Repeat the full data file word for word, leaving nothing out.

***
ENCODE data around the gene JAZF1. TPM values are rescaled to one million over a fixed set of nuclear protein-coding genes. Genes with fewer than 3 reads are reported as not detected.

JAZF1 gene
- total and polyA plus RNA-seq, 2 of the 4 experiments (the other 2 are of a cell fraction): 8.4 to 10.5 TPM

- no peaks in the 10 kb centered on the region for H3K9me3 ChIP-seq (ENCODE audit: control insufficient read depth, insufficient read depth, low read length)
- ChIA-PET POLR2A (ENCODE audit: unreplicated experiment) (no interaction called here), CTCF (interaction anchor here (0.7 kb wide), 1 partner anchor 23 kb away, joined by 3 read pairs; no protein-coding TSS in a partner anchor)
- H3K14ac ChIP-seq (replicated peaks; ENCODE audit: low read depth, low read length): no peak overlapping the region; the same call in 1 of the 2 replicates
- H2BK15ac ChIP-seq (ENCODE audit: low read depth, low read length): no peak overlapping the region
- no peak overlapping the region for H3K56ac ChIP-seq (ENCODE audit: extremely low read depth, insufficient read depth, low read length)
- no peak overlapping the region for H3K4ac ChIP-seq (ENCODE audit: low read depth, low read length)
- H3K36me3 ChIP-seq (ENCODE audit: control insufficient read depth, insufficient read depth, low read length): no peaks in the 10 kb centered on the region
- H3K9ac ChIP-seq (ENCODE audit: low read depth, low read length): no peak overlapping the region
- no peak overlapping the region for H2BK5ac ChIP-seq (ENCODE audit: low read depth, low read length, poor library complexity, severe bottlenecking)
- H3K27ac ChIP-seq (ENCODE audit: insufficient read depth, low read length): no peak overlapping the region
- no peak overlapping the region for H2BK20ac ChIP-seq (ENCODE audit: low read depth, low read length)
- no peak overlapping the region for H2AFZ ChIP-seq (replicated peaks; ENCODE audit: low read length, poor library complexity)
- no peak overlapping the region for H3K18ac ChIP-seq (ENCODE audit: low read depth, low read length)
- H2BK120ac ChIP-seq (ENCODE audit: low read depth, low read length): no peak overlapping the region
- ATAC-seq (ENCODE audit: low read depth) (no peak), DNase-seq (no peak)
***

ENCODE data around the gene JAZF1. TPM values are rescaled to one million over a fixed set of nuclear protein-coding genes. Genes with fewer than 3 reads are reported as not detected.

JAZF1 gene
- total and polyA plus RNA-seq, 2 of the 4 experiments (the other 2 are of a cell fraction): 8.4 to 10.5 TPM

- no peaks in the 10 kb centered on the region for H3K9me3 ChIP-seq (ENCODE audit: control insufficient read depth, insufficient read depth, low read length)
- ChIA-PET POLR2A (ENCODE audit: unreplicated experiment) (no interaction called here), CTCF (interaction anchor here (0.7 kb wide), 1 partner anchor 23 kb away, joined by 3 read pairs; no protein-coding TSS in a partner anchor)
- H3K14ac ChIP-seq (replicated peaks; ENCODE audit: low read depth, low read length): no peak overlapping the region; the same call in 1 of the 2 replicates
- H2BK15ac ChIP-seq (ENCODE audit: low read depth, low read length): no peak overlapping the region
- no peak overlapping the region for H3K56ac ChIP-seq (ENCODE audit: extremely low read depth, insufficient read depth, low read length)
- no peak overlapping the region for H3K4ac ChIP-seq (ENCODE audit: low read depth, low read length)
- H3K36me3 ChIP-seq (ENCODE audit: control insufficient read depth, insufficient read depth, low read length): no peaks in the 10 kb centered on the region
- H3K9ac ChIP-seq (ENCODE audit: low read depth, low read length): no peak overlapping the region
- no peak overlapping the region for H2BK5ac ChIP-seq (ENCODE audit: low read depth, low read length, poor library complexity, severe bottlenecking)
- H3K27ac ChIP-seq (ENCODE audit: insufficient read depth, low read length): no peak overlapping the region
- no peak overlapping the region for H2BK20ac ChIP-seq (ENCODE audit: low read depth, low read length)
- no peak overlapping the region for H2AFZ ChIP-seq (replicated peaks; ENCODE audit: low read length, poor library complexity)
- no peak overlapping the region for H3K18ac ChIP-seq (ENCODE audit: low read depth, low read length)
- H2BK120ac ChIP-seq (ENCODE audit: low read depth, low read length): no peak overlapping the region
- ATAC-seq (ENCODE audit: low read depth) (no peak), DNase-seq (no peak)